The animal bone assemblage is fairly meager, consisting twelve bones and teeth. The provenance of the remains (L103 and L106) is ascribed to the Chalcolithic period. Ten bones and teeth were identified, nine of which are from L103, and one, a tooth, from L106. The remains belong to cattle, sheep/goat, a pig and a predator the size of a jackal or fox. The four sheep/goat bones included two ribs, one bearing signs of burning, a cervical vertebra and a tooth from the upper jaw. The cattle remains included three metacarpus or metatarsus bones; it was impossible to determine which leg since only small parts of the bones’ distal ends were preserved. One canin was also discovered. Pig is represented by a scapula bearing a cut-mark, an indication of butchering. Part of an incisor that belongs to a 'canine'-type animal is noteworthy as it seems to be polished. Due to the poor state of the tooth’s preservation, it was impossible to determine if it was that of a fox or jackal. Evidence of human activity was noted in this small assemblage in the form of a single cut mark, a burnt bone, and possibly also the polishing marks on one tooth.
The flint assemblage, collected from Pit 103, consisted of twelve items made of gray brown flint of the Mishash formation. The sharpness and the freshness of the items indicate limited post-deposited processes. The assemblage consists of five flakes, four chunks, two pieces of core trimming elements (CTE) were found indicating local bkades production, and a large pounder (5.4 × 6.1 × 8.5 cm). The pounder bears signs of pecking and smoothing on two opposing working edges. With the exception of the pounder, all of the flint items bear distinct signs of burning.
The Ottoman Period
Remains from the Ottoman period were discovered in the eastern part of the excavation area (Figs. 2, 5). These consisted of two rooms, a northern one and southern one, of which only the northern space was fully excavated. The eastern wall (W105) was partially unearthed. Of the other walls only the foundations were preserved (W104, W107, W108). The walls and foundations were built of small–medium sized, roughly hewn kurkar and limestone stones bonded with debesh. The walls were partially damaged by modern activity. The foundation trenches were filled with sand (Fig. 6), probably in order to render stability to the structure’s foundations in dealing with the difficulties of building in clay. Sherds characteristic of the Ottoman period were gathered from the accumulation above the building and next to its foundations (L112, L113). These include the rim of a deep bowl (Fig. 4:7) made of brown-orange clay with few small white grits, as well as a jar rim (Fig. 4:8) and a juglet rim (Fig. 4:9) of gray and black Gaza ware. The poor preservation of the building and lack of floors make it difficult to determine the function of the structure.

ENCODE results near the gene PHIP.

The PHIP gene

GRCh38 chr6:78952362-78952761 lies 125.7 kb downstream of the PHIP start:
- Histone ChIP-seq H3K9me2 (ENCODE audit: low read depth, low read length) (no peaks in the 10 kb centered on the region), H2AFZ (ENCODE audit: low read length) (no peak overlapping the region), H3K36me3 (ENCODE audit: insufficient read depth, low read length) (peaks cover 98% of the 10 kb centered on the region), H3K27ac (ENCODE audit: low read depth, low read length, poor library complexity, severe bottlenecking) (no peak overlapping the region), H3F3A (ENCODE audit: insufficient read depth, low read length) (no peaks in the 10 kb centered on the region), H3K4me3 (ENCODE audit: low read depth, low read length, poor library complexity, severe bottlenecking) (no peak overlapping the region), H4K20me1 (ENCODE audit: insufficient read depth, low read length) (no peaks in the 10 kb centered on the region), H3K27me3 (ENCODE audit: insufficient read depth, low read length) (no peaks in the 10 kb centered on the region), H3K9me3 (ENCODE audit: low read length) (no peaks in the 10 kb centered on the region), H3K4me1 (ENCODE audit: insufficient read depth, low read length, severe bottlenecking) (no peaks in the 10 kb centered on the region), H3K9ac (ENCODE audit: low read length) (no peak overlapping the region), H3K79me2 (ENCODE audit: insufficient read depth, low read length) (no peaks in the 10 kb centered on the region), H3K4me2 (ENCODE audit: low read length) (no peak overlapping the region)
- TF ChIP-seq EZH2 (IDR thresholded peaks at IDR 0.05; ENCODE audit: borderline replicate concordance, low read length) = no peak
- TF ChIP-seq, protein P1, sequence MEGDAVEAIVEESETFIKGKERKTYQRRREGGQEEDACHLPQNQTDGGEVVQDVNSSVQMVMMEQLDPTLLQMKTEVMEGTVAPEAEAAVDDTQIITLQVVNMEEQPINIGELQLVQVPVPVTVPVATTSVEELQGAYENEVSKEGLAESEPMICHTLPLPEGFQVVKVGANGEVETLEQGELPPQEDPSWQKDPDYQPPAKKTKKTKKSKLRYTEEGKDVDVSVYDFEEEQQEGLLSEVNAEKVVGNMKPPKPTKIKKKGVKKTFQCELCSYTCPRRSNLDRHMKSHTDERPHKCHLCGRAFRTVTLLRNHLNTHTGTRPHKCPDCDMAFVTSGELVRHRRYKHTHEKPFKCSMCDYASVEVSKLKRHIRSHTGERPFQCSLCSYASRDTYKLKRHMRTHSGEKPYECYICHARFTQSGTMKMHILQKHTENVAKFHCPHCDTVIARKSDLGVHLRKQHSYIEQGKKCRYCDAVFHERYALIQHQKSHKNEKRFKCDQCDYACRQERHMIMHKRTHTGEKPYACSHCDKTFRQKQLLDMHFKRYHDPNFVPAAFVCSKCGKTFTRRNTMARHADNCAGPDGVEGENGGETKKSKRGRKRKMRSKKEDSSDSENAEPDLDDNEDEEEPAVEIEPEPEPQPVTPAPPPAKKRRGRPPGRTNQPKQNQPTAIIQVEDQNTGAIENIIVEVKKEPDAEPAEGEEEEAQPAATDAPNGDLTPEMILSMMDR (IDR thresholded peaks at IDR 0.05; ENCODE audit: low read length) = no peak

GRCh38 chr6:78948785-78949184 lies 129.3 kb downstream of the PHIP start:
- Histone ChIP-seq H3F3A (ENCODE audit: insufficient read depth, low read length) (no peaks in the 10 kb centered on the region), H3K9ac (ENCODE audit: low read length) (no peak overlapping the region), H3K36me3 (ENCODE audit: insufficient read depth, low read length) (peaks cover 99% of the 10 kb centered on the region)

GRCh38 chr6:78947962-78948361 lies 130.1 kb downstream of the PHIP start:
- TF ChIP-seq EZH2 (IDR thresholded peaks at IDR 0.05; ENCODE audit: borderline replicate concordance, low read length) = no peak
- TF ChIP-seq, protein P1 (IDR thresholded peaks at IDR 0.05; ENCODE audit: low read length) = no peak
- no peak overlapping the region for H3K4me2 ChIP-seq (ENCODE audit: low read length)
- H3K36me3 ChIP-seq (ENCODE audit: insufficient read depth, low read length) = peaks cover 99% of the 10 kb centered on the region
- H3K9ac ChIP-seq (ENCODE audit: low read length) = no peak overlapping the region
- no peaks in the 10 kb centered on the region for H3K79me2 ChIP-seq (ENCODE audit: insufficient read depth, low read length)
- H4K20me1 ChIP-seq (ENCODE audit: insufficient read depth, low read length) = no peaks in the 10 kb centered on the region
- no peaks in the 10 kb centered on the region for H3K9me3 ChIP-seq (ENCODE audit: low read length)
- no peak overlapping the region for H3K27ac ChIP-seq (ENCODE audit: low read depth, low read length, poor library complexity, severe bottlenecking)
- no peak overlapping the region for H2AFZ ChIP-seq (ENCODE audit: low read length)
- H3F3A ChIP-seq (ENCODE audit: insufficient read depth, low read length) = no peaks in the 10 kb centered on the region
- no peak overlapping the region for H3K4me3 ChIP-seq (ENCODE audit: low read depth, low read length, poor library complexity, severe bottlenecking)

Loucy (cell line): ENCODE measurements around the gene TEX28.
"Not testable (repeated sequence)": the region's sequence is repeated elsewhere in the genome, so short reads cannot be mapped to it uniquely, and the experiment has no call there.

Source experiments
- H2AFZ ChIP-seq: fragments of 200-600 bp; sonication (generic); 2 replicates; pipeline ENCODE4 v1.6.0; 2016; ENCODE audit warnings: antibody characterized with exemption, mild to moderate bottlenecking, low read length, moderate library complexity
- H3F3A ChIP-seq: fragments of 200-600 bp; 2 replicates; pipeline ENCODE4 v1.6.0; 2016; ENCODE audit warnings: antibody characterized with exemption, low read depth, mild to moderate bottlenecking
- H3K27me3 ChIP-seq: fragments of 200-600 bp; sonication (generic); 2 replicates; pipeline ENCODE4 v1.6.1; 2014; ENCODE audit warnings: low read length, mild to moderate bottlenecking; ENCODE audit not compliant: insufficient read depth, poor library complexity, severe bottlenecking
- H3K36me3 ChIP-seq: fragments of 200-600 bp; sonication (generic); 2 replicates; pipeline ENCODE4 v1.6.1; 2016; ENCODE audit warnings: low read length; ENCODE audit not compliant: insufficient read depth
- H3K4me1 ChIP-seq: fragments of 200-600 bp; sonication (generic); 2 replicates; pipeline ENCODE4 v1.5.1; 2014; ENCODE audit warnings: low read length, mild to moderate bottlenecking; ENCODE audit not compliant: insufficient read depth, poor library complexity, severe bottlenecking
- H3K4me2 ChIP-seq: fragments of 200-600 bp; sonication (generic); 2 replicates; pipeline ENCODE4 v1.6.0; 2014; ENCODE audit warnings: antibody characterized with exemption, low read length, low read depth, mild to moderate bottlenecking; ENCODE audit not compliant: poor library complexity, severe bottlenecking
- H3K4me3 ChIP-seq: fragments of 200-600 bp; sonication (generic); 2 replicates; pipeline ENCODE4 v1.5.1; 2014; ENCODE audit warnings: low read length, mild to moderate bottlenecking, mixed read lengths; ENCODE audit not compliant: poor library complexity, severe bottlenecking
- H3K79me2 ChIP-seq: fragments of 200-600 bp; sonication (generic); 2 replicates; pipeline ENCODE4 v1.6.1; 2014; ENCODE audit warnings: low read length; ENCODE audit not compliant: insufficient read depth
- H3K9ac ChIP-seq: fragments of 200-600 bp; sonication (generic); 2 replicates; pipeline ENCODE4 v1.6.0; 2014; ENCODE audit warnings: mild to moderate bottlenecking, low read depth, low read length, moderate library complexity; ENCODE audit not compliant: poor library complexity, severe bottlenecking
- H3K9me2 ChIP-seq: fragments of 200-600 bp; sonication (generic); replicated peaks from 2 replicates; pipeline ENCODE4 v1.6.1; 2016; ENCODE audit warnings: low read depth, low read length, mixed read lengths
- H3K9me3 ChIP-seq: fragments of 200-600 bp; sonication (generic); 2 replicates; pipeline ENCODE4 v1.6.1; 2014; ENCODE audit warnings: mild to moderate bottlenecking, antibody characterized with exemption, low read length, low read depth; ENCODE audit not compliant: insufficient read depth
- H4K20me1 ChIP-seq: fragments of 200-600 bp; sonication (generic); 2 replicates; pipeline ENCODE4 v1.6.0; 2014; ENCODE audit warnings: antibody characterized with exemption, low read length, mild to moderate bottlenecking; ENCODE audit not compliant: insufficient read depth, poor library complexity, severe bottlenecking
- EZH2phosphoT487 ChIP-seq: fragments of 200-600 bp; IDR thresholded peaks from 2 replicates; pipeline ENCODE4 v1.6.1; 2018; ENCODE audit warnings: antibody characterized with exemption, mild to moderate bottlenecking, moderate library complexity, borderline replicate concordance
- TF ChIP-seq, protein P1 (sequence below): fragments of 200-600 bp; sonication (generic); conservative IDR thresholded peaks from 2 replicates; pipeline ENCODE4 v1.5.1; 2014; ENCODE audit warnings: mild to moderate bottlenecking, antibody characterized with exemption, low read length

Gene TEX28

The building remains that were discovered almost certainly belonged to the Arab village that developed in Yehud during the Ottoman period. Its relative distance from the middle of the village (what is today the center of Yehud) seems to suggest its connection to agricultural activity that took place along the outskirts of the village.
The excavation finds contribute to our understanding of the regional division of the settlement in the Chalcolithic and Ottoman periods in Yehud. The excavation’s importance stems from, among other things, its location, as it is the northeastern-most excavation from the tell to be conducted to date in Yehud. The study of the region contributes to our understanding of the center and periphery of Yehud in antiquity.